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Effect of insulin–glucose metabolism compared with obesity on adipose omentin gene expression in different models of diabetic C57BL/6 mice



Omentin, releasing by adipose-tissue may be related to glucose metabolism. The omentin circulating levels and the related mRNA expression in visceral adipose-tissue are different in types of diabetes and the exact function of this molecule is still unknown. The aim of this study was to examine omentin gene expression in adipose-tissues of type-1 and type-2 diabetic mice for the investigation of the effects of fat-mass and insulin–glucose metabolism.


In this study, 36 C57BL/6 mice were divided into four experimental groups, including control, type-1 diabetes (inducted by streptozotocin), type-2 diabetes with obesity (high-fat diet + low-dose-streptozotocin [HFD + STZ]), and type-2 with normal weight (normal-pellet diet + low-dose-streptozotocin [NPD + STZ]). The present study involved the measurements of oral-glucose-tolerance-test and the levels of biochemical parameters, including blood glucose, omentin, insulin, lipid-profile, as well as aminotransferases. In addition, the omentin mRNA expression was evaluated by real-time polymerase-chain-reaction.


The results of omentin gene expression analysis showed a significant difference between mRNA expressions in the experimental groups. The plasma omentin levels were significantly higher in type-1 diabetes group and lower in type-2 diabetes with NPD + STZ; however, the plasma omentin levels were not changed in the HFD + STZ group. In addition, the findings of serum-biochemical analysis revealed significant differences, compared to the control-group.


The omentin expression may be affected by insulin and glucose levels in different types of diabetes more than fat-mass, and due to the local activity, the serum omentin may not comply with its gene expression.


The prevalence rate of diabetes paralleling the overweight and obesity is growing up around the world at an alarming rate [1, 2]. Increasing morbidity and mortality following diabetes has turned it into one of the most important health and economic issues [2, 3]. The main cause of type 1 diabetes (T1D) is autoimmune-mediated destruction of beta cells in the pancreatic islet [4, 5]. Approximately, there are 95% of diabetic patients with type 2 diabetes (T2D) that mainly illustrated by hyperglycemia due to the defects in insulin secretion, insulin action, or both of them [4, 6].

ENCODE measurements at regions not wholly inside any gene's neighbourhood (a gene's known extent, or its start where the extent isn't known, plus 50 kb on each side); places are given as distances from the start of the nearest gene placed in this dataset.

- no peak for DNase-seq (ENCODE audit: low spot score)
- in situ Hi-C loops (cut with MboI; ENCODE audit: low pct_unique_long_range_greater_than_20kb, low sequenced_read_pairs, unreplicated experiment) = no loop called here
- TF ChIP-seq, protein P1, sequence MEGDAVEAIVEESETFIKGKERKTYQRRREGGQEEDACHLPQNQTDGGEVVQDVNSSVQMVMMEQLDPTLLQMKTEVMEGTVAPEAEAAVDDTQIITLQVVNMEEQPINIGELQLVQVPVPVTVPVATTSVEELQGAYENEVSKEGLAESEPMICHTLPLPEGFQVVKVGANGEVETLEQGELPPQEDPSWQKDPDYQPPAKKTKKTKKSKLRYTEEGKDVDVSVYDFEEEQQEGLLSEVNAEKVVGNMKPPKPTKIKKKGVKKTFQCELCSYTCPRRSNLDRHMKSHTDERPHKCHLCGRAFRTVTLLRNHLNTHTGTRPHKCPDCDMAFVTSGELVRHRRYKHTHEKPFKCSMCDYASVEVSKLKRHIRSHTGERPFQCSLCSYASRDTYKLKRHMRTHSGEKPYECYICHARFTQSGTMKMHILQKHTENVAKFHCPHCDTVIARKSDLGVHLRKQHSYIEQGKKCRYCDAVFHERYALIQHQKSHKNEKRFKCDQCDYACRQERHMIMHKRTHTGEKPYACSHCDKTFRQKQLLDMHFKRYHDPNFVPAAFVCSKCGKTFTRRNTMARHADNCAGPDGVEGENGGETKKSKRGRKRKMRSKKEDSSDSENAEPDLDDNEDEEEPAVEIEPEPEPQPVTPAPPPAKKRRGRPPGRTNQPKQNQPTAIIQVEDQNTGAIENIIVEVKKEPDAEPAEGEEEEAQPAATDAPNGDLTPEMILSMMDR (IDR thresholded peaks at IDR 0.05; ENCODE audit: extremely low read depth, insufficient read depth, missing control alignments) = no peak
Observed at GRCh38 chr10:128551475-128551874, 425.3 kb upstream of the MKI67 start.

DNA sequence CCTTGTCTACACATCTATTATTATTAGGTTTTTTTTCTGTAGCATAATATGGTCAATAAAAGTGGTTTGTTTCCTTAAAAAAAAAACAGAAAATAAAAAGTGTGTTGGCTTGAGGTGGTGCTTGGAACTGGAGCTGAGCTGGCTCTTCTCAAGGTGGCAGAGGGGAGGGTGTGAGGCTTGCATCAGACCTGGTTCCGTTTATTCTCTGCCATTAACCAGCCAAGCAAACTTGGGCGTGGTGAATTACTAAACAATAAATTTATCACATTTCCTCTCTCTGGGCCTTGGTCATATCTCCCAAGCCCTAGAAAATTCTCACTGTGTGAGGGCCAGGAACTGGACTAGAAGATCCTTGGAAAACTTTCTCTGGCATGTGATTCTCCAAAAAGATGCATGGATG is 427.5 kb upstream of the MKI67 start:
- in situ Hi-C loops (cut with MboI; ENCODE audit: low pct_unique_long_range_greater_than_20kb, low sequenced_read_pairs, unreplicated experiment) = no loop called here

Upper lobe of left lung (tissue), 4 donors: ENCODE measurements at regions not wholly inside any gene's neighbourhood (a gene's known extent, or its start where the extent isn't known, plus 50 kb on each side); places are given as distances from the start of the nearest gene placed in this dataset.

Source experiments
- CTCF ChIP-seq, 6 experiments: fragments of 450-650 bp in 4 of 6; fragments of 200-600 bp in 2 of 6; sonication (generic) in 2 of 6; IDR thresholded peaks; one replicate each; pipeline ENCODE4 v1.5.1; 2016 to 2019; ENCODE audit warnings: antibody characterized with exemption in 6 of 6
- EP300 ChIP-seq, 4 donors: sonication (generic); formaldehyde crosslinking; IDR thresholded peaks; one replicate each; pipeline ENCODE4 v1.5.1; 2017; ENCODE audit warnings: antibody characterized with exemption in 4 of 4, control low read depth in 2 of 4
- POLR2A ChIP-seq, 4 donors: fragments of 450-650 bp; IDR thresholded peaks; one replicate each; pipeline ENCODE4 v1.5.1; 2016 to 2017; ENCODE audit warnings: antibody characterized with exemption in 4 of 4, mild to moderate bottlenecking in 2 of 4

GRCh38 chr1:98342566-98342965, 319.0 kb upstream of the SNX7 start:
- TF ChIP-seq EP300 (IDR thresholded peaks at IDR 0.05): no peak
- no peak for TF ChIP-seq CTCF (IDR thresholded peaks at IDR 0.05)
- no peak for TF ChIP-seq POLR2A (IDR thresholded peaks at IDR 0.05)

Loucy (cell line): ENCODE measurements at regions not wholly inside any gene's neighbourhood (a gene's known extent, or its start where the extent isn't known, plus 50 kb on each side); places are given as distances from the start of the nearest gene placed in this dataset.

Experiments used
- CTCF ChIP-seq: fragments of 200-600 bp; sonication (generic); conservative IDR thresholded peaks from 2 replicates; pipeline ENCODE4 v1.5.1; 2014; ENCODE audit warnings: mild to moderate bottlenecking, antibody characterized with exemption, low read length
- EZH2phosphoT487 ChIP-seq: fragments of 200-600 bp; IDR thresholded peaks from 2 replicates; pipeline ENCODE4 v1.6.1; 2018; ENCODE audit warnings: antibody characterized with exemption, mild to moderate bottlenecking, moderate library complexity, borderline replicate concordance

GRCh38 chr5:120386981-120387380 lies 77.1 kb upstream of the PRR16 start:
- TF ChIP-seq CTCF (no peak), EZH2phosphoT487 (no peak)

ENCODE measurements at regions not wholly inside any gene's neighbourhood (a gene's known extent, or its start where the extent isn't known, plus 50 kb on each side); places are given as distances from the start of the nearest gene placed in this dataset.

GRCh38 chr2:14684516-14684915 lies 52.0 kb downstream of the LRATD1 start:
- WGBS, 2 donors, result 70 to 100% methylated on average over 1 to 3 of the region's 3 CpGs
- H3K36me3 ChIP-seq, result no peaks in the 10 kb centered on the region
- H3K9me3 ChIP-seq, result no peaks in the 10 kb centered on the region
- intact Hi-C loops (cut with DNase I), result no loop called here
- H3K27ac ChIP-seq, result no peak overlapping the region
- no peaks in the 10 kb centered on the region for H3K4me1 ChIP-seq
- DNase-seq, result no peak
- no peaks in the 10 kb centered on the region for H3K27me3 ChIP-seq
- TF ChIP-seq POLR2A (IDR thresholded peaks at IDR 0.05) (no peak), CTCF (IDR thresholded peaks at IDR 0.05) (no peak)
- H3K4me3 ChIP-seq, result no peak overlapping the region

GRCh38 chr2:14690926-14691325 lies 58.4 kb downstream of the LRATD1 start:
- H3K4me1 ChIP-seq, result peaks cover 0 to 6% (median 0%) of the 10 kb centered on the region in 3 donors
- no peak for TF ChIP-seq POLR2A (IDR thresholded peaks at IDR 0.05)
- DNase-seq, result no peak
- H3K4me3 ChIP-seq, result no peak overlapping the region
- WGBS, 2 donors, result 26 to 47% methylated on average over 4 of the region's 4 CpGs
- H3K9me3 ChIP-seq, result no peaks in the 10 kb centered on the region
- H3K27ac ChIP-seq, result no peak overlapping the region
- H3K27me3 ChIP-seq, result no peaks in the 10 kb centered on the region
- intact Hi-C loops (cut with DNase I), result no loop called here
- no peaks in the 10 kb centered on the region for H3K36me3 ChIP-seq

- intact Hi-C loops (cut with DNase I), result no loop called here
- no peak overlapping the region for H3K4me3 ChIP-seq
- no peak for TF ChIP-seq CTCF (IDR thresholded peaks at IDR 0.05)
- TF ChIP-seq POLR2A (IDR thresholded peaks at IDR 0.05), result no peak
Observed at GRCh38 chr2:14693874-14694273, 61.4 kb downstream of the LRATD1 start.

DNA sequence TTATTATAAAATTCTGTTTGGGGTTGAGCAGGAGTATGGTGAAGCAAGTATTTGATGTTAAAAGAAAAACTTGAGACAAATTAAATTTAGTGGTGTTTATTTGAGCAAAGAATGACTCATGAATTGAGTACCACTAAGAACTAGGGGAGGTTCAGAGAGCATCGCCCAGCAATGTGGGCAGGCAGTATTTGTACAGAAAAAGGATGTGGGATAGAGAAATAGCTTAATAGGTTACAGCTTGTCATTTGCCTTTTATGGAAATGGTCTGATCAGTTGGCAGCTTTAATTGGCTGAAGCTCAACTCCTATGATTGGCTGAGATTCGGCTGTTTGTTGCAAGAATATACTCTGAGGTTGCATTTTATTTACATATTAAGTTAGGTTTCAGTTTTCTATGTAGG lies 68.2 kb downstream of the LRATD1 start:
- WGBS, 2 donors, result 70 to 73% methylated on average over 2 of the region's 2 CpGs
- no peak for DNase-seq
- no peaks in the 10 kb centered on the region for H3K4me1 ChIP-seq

Obesity, especially abdominal or visceral obesity is one of the major risk factors for metabolic disorders, such as insulin resistance, T2D, dyslipidemia, and cardiovascular disease [7]. In fact, the relation between obesity and T2D is referred to the activity and function of adipose tissues [8]. Multiple studies demonstrated adipose tissue secretes many biologically active substances as known adipokines, such as leptin [9], adiponectin [10], and omentin [11].

Omentin, including two isoforms, was identified as a novel secretory protein with 313 amino acids that is mainly expressed in visceral adipose tissue rather than subcutaneous adipose tissues in human [11, 12]. Furthermore, omentin is mainly expressed in intestinal Paneth cells of mice [13]. The omentin gene is located in the 1q22-q23 chromosomal region, which has been associated with T2D in different populations [14,15,16,17]. Omentin-1 was shown to be a main circulating isoform in human plasma [3]. The exact role of omentin, as a new biological substance, is not well-described in the literature. However, the results of an in vitro study demonstrated that omentin can increase insulin-mediated glucose uptake by activating the protein kinase Akt or protein kinase B [12]. According to the results of recent studies, it was shown that plasma levels of omentin are different in T1D and T2D [5, 6]. Moreover, based on the evidence it was revealed that underweight subjects had higher plasma omentin-1 levels, compared to obese and overweight cases [3, 18]. Furthermore, serum omentin level and its gene expression in adipose tissue have demonstrated a negative correlation with overweight/obesity and insulin resistance [3, 19]. So far, the investigation of insulin–glucose metabolism variations in diabetes with and or without obesity on omentin expression in adipose tissue has not been performed, while some studies have mentioned that mice adipose tissue may not have an important role in the secretion of omentin [12].